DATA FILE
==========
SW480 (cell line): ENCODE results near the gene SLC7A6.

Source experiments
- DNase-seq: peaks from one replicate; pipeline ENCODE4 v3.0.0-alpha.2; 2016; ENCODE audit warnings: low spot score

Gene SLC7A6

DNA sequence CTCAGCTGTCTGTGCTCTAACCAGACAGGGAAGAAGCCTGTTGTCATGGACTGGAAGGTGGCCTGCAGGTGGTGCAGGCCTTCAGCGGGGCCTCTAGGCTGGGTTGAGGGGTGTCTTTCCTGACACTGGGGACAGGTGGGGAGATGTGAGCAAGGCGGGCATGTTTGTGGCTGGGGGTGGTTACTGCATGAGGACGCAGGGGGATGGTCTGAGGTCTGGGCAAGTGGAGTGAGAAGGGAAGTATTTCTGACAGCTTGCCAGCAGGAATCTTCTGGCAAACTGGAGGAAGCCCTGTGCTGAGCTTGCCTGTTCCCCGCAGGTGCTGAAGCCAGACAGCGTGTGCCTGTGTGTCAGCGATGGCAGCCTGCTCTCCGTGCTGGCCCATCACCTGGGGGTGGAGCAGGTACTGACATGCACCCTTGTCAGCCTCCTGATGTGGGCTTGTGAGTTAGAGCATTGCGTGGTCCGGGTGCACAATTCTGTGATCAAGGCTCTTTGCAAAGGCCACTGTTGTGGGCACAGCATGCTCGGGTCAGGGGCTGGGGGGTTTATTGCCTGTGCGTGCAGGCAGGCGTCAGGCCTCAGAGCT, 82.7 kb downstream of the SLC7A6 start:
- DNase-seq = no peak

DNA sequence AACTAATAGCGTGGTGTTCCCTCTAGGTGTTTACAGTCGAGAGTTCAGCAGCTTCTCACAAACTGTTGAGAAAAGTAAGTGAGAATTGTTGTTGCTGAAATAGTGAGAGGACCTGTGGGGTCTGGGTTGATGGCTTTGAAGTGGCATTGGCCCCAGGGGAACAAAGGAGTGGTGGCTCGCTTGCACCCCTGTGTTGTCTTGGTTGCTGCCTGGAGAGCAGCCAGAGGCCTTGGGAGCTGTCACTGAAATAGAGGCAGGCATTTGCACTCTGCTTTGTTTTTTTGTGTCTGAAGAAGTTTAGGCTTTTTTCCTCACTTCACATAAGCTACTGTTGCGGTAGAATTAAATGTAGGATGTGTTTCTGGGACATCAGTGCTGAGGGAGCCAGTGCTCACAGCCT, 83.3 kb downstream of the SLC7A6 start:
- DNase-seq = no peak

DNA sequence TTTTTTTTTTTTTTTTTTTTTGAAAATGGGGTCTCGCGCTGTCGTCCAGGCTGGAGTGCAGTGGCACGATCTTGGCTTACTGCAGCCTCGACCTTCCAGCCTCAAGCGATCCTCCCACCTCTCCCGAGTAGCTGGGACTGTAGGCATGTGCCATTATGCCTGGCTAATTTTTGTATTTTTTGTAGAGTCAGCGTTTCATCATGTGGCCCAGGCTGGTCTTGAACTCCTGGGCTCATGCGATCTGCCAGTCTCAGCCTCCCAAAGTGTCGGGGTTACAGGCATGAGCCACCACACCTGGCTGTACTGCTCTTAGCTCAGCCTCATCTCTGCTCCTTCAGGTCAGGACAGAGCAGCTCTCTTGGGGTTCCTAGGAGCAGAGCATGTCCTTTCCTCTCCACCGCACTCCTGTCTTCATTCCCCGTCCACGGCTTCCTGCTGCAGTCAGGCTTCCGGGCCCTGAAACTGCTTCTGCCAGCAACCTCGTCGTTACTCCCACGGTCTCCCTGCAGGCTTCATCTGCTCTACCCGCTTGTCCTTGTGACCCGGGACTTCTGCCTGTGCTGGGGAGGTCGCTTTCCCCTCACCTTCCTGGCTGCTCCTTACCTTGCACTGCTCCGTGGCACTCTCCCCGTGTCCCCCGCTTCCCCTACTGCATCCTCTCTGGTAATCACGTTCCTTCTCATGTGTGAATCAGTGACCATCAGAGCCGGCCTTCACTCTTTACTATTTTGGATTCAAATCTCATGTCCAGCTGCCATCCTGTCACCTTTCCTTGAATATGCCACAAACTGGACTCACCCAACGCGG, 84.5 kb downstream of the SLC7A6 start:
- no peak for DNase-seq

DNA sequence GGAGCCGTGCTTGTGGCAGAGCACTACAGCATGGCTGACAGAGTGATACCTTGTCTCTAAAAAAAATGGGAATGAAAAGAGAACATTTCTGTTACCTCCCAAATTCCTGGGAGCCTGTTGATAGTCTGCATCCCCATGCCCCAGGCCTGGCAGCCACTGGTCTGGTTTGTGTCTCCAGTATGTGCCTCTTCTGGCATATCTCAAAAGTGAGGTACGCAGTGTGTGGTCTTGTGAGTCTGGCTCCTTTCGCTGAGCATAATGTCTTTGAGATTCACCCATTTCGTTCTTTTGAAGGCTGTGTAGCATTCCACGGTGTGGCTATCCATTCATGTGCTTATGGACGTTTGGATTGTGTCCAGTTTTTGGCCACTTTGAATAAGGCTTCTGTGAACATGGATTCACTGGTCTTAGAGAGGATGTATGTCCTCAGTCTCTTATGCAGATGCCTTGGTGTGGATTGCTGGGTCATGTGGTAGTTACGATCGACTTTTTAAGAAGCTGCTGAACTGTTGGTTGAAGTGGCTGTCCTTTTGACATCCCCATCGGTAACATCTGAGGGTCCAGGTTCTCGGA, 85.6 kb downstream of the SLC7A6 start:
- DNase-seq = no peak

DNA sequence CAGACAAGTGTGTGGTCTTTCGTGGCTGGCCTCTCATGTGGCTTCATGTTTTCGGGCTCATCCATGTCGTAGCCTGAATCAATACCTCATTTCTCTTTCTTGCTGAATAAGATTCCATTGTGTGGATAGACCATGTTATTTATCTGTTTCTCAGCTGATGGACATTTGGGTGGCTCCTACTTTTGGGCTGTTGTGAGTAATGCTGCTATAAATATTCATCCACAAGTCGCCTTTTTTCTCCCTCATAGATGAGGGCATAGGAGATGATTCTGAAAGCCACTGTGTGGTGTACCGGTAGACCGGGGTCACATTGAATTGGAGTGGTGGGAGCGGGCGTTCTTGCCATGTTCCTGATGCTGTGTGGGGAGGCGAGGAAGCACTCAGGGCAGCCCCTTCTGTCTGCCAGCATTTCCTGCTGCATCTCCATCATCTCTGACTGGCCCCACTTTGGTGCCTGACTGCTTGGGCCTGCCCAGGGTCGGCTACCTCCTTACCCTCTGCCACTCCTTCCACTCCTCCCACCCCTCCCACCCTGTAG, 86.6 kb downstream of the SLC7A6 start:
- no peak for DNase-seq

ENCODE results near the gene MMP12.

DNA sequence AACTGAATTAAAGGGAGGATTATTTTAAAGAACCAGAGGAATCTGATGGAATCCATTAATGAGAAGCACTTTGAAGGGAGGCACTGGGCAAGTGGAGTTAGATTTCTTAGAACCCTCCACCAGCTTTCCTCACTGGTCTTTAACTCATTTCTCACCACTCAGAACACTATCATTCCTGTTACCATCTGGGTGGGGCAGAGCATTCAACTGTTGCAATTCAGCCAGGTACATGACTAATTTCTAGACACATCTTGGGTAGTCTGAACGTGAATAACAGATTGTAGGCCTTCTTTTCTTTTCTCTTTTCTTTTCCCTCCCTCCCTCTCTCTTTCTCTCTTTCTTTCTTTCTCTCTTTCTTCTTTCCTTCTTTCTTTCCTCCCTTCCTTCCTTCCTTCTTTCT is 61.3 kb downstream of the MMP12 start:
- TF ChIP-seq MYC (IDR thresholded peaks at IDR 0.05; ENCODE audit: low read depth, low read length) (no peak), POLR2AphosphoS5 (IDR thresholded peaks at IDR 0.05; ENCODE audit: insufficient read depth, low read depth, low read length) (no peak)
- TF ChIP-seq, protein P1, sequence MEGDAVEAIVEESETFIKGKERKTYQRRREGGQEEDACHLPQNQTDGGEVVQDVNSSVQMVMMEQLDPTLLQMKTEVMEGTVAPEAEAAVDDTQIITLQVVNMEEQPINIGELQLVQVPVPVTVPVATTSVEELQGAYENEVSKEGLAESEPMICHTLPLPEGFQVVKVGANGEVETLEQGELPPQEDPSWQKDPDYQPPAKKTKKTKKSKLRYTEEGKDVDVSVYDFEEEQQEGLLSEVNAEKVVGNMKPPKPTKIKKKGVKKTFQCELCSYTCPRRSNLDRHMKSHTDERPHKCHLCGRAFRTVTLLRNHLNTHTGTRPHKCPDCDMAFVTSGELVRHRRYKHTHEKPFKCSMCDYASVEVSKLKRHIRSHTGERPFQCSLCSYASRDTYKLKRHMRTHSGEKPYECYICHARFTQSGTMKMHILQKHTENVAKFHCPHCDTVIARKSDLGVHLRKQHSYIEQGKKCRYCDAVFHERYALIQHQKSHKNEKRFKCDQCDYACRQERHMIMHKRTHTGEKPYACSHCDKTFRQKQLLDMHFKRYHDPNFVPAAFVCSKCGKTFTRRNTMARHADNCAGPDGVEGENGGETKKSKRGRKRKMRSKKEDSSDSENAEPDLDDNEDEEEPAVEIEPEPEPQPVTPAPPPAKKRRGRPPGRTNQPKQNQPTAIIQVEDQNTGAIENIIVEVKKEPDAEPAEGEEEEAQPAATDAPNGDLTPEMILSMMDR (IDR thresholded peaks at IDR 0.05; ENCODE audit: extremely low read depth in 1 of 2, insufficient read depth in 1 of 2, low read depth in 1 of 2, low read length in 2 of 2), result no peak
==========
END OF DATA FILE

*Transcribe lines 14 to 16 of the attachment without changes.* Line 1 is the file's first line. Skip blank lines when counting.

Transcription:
- no peak for DNase-seq

ENCODE results near the gene MMP12.

DNA sequence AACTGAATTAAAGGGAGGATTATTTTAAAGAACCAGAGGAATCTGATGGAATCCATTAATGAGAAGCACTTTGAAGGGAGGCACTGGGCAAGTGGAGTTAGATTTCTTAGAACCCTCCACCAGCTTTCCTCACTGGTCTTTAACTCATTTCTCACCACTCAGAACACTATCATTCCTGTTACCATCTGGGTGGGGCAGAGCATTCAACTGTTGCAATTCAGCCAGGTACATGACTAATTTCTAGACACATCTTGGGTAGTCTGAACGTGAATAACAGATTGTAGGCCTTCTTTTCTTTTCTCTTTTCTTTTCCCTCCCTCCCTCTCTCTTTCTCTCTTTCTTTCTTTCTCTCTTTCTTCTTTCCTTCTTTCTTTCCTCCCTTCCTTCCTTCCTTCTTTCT is 61.3 kb downstream of the MMP12 start: